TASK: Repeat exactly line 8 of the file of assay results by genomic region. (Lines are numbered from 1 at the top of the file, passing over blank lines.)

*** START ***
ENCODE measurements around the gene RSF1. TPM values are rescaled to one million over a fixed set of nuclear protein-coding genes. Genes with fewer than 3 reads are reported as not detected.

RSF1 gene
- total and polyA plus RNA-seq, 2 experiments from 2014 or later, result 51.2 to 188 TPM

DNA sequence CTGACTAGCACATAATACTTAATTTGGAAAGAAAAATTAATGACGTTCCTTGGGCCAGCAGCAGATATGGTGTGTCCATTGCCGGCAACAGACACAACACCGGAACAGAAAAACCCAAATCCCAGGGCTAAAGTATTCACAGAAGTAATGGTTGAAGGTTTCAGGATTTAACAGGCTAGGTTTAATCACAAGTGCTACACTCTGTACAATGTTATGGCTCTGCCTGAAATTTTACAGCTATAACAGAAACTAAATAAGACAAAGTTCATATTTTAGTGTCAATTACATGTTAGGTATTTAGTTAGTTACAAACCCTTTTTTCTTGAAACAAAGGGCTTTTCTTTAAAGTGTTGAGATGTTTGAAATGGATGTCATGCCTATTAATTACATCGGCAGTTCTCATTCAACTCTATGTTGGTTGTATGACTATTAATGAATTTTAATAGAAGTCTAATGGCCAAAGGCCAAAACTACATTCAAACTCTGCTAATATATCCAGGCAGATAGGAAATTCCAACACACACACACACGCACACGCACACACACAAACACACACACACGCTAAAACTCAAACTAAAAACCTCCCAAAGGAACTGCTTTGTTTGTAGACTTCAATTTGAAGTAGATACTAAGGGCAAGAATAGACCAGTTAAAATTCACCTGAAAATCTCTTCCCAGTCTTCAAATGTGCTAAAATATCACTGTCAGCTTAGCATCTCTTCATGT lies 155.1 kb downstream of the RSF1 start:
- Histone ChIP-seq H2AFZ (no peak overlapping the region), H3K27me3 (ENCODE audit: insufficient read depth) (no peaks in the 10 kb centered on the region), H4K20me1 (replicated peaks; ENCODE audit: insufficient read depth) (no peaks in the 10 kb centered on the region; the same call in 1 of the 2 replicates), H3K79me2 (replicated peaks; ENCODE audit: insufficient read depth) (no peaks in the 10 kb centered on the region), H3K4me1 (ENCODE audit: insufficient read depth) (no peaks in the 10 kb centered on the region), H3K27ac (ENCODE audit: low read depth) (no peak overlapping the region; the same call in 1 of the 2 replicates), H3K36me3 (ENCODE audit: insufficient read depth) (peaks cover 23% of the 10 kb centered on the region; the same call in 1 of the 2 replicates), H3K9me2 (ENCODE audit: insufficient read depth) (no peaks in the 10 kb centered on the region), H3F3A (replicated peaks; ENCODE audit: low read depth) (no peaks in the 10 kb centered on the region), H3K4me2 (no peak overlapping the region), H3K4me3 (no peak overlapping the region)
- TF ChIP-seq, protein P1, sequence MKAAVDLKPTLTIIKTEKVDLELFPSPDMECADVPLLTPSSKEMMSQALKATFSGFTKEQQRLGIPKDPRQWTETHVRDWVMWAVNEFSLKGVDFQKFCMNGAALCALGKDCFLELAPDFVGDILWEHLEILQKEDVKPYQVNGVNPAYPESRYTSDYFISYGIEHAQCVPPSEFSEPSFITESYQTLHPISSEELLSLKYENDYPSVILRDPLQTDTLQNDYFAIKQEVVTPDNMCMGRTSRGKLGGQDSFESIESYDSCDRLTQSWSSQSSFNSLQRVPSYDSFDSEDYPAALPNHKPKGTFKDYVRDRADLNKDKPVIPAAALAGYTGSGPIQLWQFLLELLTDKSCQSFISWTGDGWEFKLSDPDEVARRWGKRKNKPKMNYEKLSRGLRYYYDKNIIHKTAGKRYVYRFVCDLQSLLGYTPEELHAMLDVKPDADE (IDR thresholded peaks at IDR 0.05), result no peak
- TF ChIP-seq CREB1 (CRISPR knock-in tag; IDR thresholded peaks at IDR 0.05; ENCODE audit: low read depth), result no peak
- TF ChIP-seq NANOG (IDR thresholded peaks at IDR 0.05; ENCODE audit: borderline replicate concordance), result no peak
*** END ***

- TF ChIP-seq NANOG (IDR thresholded peaks at IDR 0.05; ENCODE audit: borderline replicate concordance), result no peak